Baillieston Dental Care
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Brushing

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  Q. Why is brushing important?
Q. How can plaque cause decay?

Q. How can plaque cause gum disease?

Q. How can I prevent gum disease?
Q. How do I know if I have gum disease?

Q. Which type of toothbrush should I use?

Q. How often should I change my toothbrush?

Q. How should I brush?
Q. How often should I brush my teeth?
 
     
  Q. Why is brushing important?

A.
Daily brushing and cleaning between your teeth is important because it removes plaque. If the plaque isn’t removed, it continues to build up, feeding on the food debris left behind and causing tooth decay and gum disease.

Q. How can plaque cause decay?

A.
When you eat food containing sugars and starches, the bacteria in plaque produce acids, which attack tooth enamel. The stickiness of the plaque keeps these acids in contact with teeth. After this happens many times, the tooth enamel can break down forming a hole or cavity.

Q. How can plaque cause gum disease?

brushing

A.
Plaque can harden into something called calculus another name for it is ‘tartar’. As calculus forms near the gumline, the plaque underneath releases poisons causing the gums to become irritated and inflamed. The gums begin to pull away from the teeth and the gaps become infected. If gum disease is not treated promptly, the bone supporting the teeth is destroyed and healthy teeth may be lost. Gum disease is the biggest cause of tooth loss in adults and can lead to dentures, bridges or implants.

Q. How can I prevent gum disease?

Brushing

A.
It is important to remove plaque and food debris from around your teeth, as this will stop your gums from swelling and becoming infected. If you leave plaque on your teeth it can develop into tartar, which can only be removed by the dentist or hygienist. It is important to keep up your regular appointments so that your teeth can have a thorough cleaning if they need it.

Q. How do I know if I have gum disease?

Brushing

A.
Gum disease (gingivitis) will show itself as red, swollen gums that bleed when brushed or flossed. Many people are alarmed when they notice this bleeding and will then brush more gently, if at all. It is important that you continue to clean regularly and firmly in order to fight the condition.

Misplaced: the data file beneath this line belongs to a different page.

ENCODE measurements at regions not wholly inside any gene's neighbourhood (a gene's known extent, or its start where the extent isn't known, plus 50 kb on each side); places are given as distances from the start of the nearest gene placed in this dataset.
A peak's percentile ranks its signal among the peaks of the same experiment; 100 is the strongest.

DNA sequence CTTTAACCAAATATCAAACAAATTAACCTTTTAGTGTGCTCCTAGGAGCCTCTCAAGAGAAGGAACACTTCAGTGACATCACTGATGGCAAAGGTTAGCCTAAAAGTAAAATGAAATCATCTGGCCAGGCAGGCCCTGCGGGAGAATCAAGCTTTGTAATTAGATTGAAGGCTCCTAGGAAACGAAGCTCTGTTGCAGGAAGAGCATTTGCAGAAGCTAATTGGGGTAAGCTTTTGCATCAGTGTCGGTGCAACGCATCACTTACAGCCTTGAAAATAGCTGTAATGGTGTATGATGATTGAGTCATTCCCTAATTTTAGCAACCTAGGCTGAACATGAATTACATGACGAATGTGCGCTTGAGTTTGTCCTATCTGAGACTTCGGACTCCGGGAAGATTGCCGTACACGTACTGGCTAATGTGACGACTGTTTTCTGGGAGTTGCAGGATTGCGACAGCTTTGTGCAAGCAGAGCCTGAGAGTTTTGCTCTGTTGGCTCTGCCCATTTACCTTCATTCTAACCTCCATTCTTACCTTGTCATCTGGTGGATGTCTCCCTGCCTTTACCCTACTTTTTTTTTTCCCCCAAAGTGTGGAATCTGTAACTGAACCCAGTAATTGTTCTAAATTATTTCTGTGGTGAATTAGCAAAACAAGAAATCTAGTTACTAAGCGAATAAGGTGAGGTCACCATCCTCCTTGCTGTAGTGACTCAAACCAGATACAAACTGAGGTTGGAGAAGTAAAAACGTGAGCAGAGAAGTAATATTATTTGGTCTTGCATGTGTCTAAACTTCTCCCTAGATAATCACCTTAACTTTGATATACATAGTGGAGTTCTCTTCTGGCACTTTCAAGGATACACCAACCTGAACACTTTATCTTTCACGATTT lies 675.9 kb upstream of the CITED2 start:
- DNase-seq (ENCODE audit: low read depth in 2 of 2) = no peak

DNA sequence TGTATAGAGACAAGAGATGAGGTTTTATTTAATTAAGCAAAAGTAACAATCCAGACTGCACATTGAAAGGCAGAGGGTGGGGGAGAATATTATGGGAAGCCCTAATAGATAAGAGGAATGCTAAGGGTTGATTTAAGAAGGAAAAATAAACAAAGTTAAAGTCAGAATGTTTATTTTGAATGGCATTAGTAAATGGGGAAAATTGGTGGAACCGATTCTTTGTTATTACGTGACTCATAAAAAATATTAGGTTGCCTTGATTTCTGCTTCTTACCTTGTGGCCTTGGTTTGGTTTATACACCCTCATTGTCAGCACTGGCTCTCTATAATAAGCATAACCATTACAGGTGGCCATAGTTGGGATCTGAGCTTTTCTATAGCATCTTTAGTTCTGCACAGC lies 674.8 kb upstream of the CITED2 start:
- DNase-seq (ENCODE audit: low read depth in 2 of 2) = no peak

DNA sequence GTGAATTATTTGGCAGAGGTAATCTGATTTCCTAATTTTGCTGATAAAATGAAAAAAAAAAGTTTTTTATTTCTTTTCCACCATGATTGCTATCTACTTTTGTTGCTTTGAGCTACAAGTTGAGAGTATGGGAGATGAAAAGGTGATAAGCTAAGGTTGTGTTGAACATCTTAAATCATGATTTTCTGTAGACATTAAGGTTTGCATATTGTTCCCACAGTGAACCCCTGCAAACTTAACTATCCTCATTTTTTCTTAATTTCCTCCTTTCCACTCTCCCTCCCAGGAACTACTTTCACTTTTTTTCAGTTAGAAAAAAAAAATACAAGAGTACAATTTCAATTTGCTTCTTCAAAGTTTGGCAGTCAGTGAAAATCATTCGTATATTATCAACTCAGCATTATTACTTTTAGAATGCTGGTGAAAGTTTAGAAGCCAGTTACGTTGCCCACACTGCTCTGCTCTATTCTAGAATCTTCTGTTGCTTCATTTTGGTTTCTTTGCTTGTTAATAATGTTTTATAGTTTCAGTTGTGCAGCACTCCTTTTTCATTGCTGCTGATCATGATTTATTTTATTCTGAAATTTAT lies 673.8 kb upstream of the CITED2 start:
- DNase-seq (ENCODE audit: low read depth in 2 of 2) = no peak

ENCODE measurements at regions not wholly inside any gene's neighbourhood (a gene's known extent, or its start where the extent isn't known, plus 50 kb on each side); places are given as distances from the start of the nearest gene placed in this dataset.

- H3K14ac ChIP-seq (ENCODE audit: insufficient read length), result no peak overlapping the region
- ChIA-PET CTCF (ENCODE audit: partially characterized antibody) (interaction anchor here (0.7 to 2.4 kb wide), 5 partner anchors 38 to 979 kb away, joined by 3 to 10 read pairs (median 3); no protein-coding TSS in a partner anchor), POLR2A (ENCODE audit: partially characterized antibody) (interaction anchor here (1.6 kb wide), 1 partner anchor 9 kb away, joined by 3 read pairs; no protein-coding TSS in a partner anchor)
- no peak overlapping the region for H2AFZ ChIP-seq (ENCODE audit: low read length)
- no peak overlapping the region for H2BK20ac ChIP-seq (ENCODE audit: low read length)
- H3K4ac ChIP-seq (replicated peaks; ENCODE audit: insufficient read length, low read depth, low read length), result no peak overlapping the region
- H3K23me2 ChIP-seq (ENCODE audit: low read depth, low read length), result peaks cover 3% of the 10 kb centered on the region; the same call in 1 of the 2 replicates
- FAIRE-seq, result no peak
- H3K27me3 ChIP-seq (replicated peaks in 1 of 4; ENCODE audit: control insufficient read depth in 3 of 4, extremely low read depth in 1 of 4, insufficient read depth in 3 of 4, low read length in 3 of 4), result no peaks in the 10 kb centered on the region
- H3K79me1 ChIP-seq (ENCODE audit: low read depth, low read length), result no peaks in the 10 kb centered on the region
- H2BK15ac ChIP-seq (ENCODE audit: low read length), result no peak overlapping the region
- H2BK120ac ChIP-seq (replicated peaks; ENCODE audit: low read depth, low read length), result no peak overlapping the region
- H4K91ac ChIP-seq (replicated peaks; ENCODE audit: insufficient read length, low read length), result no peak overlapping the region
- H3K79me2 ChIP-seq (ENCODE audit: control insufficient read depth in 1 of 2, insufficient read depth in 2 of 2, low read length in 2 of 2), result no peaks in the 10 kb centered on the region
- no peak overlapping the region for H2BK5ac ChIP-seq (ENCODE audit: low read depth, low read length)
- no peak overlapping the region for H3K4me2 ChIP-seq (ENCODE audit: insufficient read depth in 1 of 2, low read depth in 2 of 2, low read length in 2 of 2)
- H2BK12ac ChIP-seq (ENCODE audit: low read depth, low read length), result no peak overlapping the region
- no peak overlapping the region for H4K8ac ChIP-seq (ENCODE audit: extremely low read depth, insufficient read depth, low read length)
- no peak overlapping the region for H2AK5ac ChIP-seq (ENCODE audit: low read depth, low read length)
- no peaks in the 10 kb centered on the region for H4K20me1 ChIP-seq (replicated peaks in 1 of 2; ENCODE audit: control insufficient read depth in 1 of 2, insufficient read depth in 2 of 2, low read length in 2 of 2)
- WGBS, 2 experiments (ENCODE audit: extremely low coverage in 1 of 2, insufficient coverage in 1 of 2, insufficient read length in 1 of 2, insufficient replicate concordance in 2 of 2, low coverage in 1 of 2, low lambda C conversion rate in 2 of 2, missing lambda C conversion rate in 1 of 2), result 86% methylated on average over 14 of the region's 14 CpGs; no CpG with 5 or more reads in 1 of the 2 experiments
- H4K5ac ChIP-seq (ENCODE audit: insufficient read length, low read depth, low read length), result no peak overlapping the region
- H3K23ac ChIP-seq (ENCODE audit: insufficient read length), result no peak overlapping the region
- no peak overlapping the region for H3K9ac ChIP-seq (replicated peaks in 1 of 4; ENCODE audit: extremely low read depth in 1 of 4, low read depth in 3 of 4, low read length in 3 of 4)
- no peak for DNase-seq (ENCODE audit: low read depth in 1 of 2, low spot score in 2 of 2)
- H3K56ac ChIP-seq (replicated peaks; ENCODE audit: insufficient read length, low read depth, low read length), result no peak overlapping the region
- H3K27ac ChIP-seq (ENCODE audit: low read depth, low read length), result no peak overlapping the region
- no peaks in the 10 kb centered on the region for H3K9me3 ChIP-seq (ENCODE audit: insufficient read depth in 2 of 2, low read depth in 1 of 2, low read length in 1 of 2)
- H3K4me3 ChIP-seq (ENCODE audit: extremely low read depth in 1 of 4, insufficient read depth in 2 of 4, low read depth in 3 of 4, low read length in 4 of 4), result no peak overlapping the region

Q. Which type of toothbrush should I use?

Brushing

A.
Your dentist or dental hygienist will be able to recommend a toothbrush to you. However, adults should choose a small to medium size brush with soft to medium multi-tufted, round-ended nylon bristles or ‘filaments’. The head should be small enough to get into all parts of the mouth: especially the back of the mouth where cleaning can be difficult. Children need to use smaller brushes but with the same type of filaments.You can now get more specialised toothbrushes. For instance, people with sensitive teeth can now use softer bristled brushes. There are also smaller headed toothbrushes for those people with crooked or irregular teeth. Some people find it difficult to hold a toothbrush, for example because they have Parkinson’s disease or a physical disability. There are now toothbrushes, which have large handles and angled heads to make them easier to use.

Q. How often should I change my toothbrush?

A.
Worn-out toothbrushes cannot clean your teeth properly and may damage your gums. It is important to change your toothbrush every two to three months or sooner if the filaments become worn. When filaments become splayed, they do not clean properly.

Q. How should I brush?

A.
Brushing removes plaque and food particles from the inner, outer and biting surfaces of your teeth.

Here is one method of removing plaque:
• Place the head of your toothbrush against your teeth and angle against the gumline. Move the brush in small circular movements,
   several times, on all the surfaces of each individual tooth.
• Brush the outer surfaces of each tooth, upper and lower, keeping the bristles angled against the gumline.
• Use the same method on the inside surfaces of all your teeth.
• Brush the chewing surfaces of the teeth.
• To clean the inside surfaces of the front teeth, tilt the brush vertically and make several small circular strokes with the toe
   (the front part) of the brush.
• Brushing your tongue will help freshen your breath and will clean your mouth by removing bacteria.

Brushing

Q. How often should I brush my teeth?

A.
Be sure to brush thoroughly with a fluoride toothpaste at least twice a day, more often if your dentist recommends it. If you keep getting discomfort or bleeding after brushing go to see your dentist about it.
 
     
  Brushing   Flossing   Interdental Brushing  
 
Dental Treatments   Tooth decay, Gum disease - Prevention   NHS Scotland
     
 
Our Glasgow dental practice is located in the heart of Baillieston, just a 2 minute walk from the local bus stops and railway. If you are travelling by car, we have ample parking outside dental clinic.

For directions and more information to on finding us, click here.
 
 
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If you have any questions or would like more information about any of our treatments, please call us on the number below or use our contact enquiry form.
 
     
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Telephone  
0141 771 6488
     
  Opening Hours
Monday - Thursday 8.40am to 5.30pm
Friday 8.40am to 2.30pm
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For emergency dental treatment during out of office
hours, please contact NHS 24 free on 111
   
  Lewis Cameron BDS: 74857.
Gordon McGavin BDS: 74500.
Julie McGavin BDS: 74619.
Gordon Shepherd BDS: 74297.
David Lagan 178478.
Clara Reid 264283
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